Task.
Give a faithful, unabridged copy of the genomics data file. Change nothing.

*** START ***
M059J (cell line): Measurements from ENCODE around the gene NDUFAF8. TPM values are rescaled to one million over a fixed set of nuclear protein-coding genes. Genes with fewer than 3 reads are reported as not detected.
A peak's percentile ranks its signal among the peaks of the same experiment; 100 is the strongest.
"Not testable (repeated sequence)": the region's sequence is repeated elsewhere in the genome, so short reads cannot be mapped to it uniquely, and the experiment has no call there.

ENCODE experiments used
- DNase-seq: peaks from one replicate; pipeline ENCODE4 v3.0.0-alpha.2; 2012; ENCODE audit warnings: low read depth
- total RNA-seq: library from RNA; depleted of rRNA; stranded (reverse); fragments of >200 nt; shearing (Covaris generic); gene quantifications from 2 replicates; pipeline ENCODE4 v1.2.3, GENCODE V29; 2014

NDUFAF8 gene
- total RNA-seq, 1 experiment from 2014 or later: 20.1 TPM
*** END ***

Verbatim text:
M059J (cell line): Measurements from ENCODE around the gene NDUFAF8. TPM values are rescaled to one million over a fixed set of nuclear protein-coding genes. Genes with fewer than 3 reads are reported as not detected.
A peak's percentile ranks its signal among the peaks of the same experiment; 100 is the strongest.
"Not testable (repeated sequence)": the region's sequence is repeated elsewhere in the genome, so short reads cannot be mapped to it uniquely, and the experiment has no call there.

ENCODE experiments used
- DNase-seq: peaks from one replicate; pipeline ENCODE4 v3.0.0-alpha.2; 2012; ENCODE audit warnings: low read depth
- total RNA-seq: library from RNA; depleted of rRNA; stranded (reverse); fragments of >200 nt; shearing (Covaris generic); gene quantifications from 2 replicates; pipeline ENCODE4 v1.2.3, GENCODE V29; 2014

NDUFAF8 gene
- total RNA-seq, 1 experiment from 2014 or later: 20.1 TPM